Published in Cancer Detection and Prevention 2001; 25(4):319-327.

Awareness of Genetic Testing for Breast Cancer Risk among Women with a Family History of Breast Cancer: Effect of Women's Information Sources on Their Awareness

Hendrika Meischke, PhD, MPH,a Deborah Bowen, PhD,b and Alan Kuniyuki, MSb

aDepartment of Health Services, University of Washington, and bFred Hutchinson Cancer Research Center, Seattle, WA

Address all correspondence and reprint requests to: Hendrika Meischke. PhD, Department of Health Services, Box 357660, University of Washington, Seattle, WA 95195.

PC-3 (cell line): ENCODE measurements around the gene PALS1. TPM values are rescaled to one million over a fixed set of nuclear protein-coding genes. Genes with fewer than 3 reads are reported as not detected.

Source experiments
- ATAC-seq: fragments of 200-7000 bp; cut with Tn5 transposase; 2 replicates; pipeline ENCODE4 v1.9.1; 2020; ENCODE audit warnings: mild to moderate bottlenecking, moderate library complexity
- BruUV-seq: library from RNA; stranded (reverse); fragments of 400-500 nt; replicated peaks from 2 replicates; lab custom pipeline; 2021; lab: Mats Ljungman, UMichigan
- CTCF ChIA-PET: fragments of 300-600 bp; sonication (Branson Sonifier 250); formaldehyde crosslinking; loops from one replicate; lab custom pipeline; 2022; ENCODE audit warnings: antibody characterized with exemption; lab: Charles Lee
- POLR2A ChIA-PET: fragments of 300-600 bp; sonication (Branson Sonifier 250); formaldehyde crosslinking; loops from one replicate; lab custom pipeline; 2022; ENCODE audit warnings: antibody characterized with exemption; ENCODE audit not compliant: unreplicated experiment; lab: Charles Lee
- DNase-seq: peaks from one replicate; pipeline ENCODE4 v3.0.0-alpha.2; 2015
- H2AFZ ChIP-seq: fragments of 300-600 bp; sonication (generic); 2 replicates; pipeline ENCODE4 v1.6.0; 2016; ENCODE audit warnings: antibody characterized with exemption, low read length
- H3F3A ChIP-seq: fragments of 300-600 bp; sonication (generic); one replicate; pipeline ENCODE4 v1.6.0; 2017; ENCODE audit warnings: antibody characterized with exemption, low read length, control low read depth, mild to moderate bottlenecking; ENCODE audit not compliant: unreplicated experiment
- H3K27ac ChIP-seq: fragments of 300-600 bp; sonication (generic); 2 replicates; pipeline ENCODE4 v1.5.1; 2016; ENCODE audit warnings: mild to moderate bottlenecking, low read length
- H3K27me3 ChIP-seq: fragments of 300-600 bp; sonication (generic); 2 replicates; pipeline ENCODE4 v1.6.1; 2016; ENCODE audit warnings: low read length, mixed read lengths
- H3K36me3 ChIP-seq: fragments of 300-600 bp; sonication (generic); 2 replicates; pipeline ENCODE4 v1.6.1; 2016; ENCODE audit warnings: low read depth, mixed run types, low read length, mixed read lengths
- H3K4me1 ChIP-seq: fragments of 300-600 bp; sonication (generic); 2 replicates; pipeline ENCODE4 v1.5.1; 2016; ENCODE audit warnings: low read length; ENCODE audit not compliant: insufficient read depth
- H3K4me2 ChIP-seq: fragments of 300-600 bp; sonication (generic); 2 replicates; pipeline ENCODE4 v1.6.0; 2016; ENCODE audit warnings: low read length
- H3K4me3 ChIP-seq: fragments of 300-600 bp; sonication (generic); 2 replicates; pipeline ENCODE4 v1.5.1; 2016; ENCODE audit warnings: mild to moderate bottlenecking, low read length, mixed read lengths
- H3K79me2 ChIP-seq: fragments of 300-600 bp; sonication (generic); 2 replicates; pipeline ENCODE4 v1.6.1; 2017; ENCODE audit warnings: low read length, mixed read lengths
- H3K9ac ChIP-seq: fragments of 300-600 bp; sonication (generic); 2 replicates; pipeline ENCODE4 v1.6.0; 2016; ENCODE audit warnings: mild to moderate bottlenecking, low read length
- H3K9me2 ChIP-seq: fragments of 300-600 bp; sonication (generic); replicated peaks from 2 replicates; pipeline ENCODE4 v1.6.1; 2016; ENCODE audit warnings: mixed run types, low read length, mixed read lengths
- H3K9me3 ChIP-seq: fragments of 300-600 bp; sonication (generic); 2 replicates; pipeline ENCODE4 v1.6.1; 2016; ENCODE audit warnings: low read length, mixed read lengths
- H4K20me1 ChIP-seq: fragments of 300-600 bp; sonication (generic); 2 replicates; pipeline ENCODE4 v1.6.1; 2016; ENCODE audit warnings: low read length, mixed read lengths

ABSTRACT: The purpose of this study was to relate women's awareness of breast cancer risk genetic testing to the sources of information used by women for obtaining information about breast health. A sample of 354 women with a family history of breast or ovarian cancer was interviewed. Study variables included women's information sources for breast health, personal risk perceptions, family history of breast cancer, personal experience (i.e., having had a biopsy), awareness of genetic testing, and demographic variables. Regression analyses were conducted to assess the relationships among the variables. Only approximately one-third of the study participants were moderately aware of genetic testing for breast cancer risk. The Internet Web was the only information source significantly related to awareness of genetic testing. Having had a biopsy, being more highly educated, and being married also were significant predictors of awareness of genetic testing. Study participants were not uniformly aware of genetic testing. If the diffusion of Web technology continues, the Web may be a promising source for increasing awareness on genetic testing for breast cancer risk.